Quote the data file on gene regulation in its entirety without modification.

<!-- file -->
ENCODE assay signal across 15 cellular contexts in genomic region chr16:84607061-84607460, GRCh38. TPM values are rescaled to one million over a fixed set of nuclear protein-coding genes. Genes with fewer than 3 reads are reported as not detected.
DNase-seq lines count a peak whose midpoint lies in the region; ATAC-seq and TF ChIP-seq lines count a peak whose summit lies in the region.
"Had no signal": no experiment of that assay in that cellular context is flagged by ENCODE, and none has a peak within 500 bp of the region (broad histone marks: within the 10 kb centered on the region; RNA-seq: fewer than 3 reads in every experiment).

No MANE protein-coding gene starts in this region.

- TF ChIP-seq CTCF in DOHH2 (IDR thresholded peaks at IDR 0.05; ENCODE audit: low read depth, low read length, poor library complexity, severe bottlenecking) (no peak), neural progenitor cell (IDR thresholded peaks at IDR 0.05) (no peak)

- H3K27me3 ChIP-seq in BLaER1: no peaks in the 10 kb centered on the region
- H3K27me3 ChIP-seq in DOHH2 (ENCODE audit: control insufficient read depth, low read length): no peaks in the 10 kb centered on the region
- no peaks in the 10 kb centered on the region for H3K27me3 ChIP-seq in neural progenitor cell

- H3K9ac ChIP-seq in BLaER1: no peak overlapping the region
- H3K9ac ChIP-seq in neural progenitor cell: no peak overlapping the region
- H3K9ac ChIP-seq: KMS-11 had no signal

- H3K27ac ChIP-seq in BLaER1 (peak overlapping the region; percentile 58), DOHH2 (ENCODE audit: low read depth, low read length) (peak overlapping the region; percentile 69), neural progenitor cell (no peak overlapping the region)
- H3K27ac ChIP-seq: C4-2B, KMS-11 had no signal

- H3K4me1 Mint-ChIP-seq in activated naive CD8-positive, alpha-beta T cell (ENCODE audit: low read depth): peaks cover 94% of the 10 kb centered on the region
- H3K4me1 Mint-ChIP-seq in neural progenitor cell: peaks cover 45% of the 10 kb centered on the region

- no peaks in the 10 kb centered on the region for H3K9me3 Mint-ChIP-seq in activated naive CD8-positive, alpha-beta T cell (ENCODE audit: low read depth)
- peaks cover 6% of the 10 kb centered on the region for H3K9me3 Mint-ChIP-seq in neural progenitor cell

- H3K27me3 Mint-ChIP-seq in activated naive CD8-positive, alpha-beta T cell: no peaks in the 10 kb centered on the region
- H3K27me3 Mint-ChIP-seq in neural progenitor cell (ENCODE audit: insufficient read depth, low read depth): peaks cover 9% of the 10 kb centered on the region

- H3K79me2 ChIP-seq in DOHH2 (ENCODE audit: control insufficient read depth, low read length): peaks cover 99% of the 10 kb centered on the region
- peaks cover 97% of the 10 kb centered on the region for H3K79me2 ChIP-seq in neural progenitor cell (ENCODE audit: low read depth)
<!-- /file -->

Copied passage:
ENCODE assay signal across 15 cellular contexts in genomic region chr16:84607061-84607460, GRCh38. TPM values are rescaled to one million over a fixed set of nuclear protein-coding genes. Genes with fewer than 3 reads are reported as not detected.
DNase-seq lines count a peak whose midpoint lies in the region; ATAC-seq and TF ChIP-seq lines count a peak whose summit lies in the region.
"Had no signal": no experiment of that assay in that cellular context is flagged by ENCODE, and none has a peak within 500 bp of the region (broad histone marks: within the 10 kb centered on the region; RNA-seq: fewer than 3 reads in every experiment).

No MANE protein-coding gene starts in this region.

- TF ChIP-seq CTCF in DOHH2 (IDR thresholded peaks at IDR 0.05; ENCODE audit: low read depth, low read length, poor library complexity, severe bottlenecking) (no peak), neural progenitor cell (IDR thresholded peaks at IDR 0.05) (no peak)

- H3K27me3 ChIP-seq in BLaER1: no peaks in the 10 kb centered on the region
- H3K27me3 ChIP-seq in DOHH2 (ENCODE audit: control insufficient read depth, low read length): no peaks in the 10 kb centered on the region
- no peaks in the 10 kb centered on the region for H3K27me3 ChIP-seq in neural progenitor cell

- H3K9ac ChIP-seq in BLaER1: no peak overlapping the region
- H3K9ac ChIP-seq in neural progenitor cell: no peak overlapping the region
- H3K9ac ChIP-seq: KMS-11 had no signal

- H3K27ac ChIP-seq in BLaER1 (peak overlapping the region; percentile 58), DOHH2 (ENCODE audit: low read depth, low read length) (peak overlapping the region; percentile 69), neural progenitor cell (no peak overlapping the region)
- H3K27ac ChIP-seq: C4-2B, KMS-11 had no signal

- H3K4me1 Mint-ChIP-seq in activated naive CD8-positive, alpha-beta T cell (ENCODE audit: low read depth): peaks cover 94% of the 10 kb centered on the region
- H3K4me1 Mint-ChIP-seq in neural progenitor cell: peaks cover 45% of the 10 kb centered on the region

- no peaks in the 10 kb centered on the region for H3K9me3 Mint-ChIP-seq in activated naive CD8-positive, alpha-beta T cell (ENCODE audit: low read depth)
- peaks cover 6% of the 10 kb centered on the region for H3K9me3 Mint-ChIP-seq in neural progenitor cell

- H3K27me3 Mint-ChIP-seq in activated naive CD8-positive, alpha-beta T cell: no peaks in the 10 kb centered on the region
- H3K27me3 Mint-ChIP-seq in neural progenitor cell (ENCODE audit: insufficient read depth, low read depth): peaks cover 9% of the 10 kb centered on the region

- H3K79me2 ChIP-seq in DOHH2 (ENCODE audit: control insufficient read depth, low read length): peaks cover 99% of the 10 kb centered on the region
- peaks cover 97% of the 10 kb centered on the region for H3K79me2 ChIP-seq in neural progenitor cell (ENCODE audit: low read depth)